Alcohol will be served inside the ticketed area around each venue, but not in the venue seating or walkways, as Budweiser, a critical World Cup advertiser, owns the rights to sell alcohol at the competition.
The fact that the Tournament is being hosted this year in a Muslim nation with strict liquor laws presents particular difficulties for the tournament’s planners, given the World Cup is typically affiliated with beer-drinking supporters and is promoted by a large beer company.
Three hours before kickoff, when the gates open, beer will be offered. Then, for an additional hour after the end of the match, anyone who wants a drink will be able to do so when they depart from the venue.
Moreover, from 6:30 p.m. to 1:00 a.m. daily, Budweiser will be allowed to offer beer in a portion of downtown Doha’s primary FIFA fan zone.
In the past, beer was continuously available in the supporter zones throughout World Cup tournaments. While the location and timing of when and where the beer will be offered to spectators are already set, the cost of a beer to supporters is still up for debate.
On most days during the contest’s pool stages, four matches are planned, with the earliest match beginning at 1 p.m. How Qatar would handle beer sales before the 1 p.m. start time was not entirely obvious.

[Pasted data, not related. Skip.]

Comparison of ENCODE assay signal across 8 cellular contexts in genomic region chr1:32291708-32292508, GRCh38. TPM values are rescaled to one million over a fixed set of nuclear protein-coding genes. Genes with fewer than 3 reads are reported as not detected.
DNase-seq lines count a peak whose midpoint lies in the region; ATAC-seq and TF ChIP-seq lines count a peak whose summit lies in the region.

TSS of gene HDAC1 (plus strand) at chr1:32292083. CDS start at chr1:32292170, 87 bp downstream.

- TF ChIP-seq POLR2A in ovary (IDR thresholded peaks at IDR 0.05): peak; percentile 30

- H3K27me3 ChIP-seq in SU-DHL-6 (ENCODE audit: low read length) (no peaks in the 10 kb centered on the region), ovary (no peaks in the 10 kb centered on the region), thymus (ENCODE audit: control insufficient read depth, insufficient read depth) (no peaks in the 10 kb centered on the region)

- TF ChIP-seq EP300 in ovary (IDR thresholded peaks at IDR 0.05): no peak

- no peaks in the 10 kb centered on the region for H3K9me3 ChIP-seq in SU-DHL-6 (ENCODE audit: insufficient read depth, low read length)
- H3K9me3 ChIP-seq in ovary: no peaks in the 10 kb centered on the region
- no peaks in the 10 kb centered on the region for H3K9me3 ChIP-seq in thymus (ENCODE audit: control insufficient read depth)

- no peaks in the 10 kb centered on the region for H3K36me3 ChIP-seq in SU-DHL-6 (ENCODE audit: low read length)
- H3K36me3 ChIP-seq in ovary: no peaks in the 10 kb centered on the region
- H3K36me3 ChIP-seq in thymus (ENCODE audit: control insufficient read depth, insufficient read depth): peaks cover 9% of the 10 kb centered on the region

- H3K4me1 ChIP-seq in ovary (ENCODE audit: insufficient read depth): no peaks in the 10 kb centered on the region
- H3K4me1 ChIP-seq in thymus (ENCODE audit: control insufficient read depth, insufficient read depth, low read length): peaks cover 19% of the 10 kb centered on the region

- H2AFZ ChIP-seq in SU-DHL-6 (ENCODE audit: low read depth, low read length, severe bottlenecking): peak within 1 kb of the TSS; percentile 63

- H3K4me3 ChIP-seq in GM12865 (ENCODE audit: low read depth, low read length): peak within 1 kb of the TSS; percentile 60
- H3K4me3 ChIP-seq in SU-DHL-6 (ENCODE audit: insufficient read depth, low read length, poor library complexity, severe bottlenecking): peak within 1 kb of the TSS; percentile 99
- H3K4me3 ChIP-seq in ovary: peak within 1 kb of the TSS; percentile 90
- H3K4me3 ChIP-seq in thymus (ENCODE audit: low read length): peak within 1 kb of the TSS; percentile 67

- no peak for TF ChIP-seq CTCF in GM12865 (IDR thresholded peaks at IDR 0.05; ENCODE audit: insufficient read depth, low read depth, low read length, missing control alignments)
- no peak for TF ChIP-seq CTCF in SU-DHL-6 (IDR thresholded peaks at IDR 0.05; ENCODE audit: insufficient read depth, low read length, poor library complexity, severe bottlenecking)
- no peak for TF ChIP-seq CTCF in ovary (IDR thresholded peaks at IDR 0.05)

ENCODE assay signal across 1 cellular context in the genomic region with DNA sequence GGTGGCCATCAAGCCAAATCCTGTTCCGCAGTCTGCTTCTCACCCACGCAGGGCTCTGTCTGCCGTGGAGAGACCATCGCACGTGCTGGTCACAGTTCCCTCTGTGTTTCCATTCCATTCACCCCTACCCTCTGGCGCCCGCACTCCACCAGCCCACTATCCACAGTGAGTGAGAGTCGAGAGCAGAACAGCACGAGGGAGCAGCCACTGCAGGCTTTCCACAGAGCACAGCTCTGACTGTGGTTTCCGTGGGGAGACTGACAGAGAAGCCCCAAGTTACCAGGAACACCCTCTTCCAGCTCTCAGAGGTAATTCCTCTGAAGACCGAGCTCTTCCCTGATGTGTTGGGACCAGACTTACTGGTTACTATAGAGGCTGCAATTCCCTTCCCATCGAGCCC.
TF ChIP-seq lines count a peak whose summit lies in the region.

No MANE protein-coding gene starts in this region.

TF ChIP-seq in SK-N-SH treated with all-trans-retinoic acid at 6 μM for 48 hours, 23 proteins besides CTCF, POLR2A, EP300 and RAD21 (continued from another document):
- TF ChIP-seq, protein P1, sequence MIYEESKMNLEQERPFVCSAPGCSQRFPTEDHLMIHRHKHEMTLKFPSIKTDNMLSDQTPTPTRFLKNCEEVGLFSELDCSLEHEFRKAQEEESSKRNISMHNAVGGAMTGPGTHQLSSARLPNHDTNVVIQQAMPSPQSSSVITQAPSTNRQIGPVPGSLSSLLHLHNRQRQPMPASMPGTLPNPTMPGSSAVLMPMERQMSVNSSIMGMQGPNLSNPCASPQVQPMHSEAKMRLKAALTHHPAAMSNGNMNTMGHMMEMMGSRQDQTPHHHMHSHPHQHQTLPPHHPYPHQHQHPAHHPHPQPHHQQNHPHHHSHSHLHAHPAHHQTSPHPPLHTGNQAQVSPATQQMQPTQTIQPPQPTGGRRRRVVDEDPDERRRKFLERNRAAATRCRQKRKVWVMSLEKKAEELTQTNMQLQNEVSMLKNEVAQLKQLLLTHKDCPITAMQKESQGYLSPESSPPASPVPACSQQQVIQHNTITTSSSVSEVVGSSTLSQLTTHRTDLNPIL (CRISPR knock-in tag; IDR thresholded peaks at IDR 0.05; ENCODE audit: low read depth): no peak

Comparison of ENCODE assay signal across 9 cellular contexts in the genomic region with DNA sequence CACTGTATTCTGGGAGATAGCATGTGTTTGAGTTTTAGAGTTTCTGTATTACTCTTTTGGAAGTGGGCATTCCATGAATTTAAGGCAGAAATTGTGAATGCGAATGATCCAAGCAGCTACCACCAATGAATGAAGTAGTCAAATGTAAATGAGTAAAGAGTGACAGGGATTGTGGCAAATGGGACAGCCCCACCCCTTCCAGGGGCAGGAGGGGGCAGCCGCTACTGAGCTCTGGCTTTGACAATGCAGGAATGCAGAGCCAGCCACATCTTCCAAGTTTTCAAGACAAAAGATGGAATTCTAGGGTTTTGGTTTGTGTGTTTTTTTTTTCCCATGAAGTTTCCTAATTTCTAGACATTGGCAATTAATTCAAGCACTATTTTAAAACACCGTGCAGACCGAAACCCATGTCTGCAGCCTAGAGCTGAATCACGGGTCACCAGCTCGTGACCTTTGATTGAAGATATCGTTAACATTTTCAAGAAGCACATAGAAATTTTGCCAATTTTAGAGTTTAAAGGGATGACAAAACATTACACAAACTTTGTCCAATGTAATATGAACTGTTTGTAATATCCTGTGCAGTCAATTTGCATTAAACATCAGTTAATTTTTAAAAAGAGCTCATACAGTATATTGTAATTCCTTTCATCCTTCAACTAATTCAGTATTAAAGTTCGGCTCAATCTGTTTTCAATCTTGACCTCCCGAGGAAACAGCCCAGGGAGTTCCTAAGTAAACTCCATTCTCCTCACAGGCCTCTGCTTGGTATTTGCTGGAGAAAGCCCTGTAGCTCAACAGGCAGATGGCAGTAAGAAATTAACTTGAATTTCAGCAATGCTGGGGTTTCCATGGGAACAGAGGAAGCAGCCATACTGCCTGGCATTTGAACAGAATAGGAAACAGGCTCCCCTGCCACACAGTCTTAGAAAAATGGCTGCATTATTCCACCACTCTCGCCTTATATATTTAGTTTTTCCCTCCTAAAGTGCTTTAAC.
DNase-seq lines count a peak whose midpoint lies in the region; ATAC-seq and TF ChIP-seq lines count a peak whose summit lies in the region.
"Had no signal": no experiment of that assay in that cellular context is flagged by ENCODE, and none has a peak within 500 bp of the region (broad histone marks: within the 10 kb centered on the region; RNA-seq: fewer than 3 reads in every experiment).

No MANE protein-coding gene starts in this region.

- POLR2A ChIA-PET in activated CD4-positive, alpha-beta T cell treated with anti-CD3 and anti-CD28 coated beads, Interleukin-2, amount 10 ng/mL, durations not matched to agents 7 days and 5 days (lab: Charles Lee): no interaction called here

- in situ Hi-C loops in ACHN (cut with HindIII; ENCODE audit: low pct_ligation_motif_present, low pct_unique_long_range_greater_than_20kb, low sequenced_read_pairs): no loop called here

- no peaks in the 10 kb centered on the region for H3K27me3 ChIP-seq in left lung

On Friday, November 25, when Wales plays against the Iranians team, most of Qatar’s Muslims will be gathered in mosques for the Friday prayer. Most businesses in Qatar are currently required to close during Friday prayers.
Since Qatar earned the right to host in 2010, concerns have been raised about the role that alcohol will play at this year’s World Cup. Alcohol use in public places is forbidden in Qatar, despite the country not being a “dry” state like its neighbor Saudi Arabia. Tourists cannot purchase alcohol in Qatar’s only liquor store, located outside of Doha, or carry it into the state, nor from the airport duty-free shops. Only foreigners who have permits may shop there for domestic use.
A glass of beer can cost up to $18 in the few dozen restaurants and clubs with alcohol permits for tourists. Throughout games and at other fan locations, Budweiser will serve its non-alcoholic beverage, Budweiser Zero, in the venue seating areas and stands.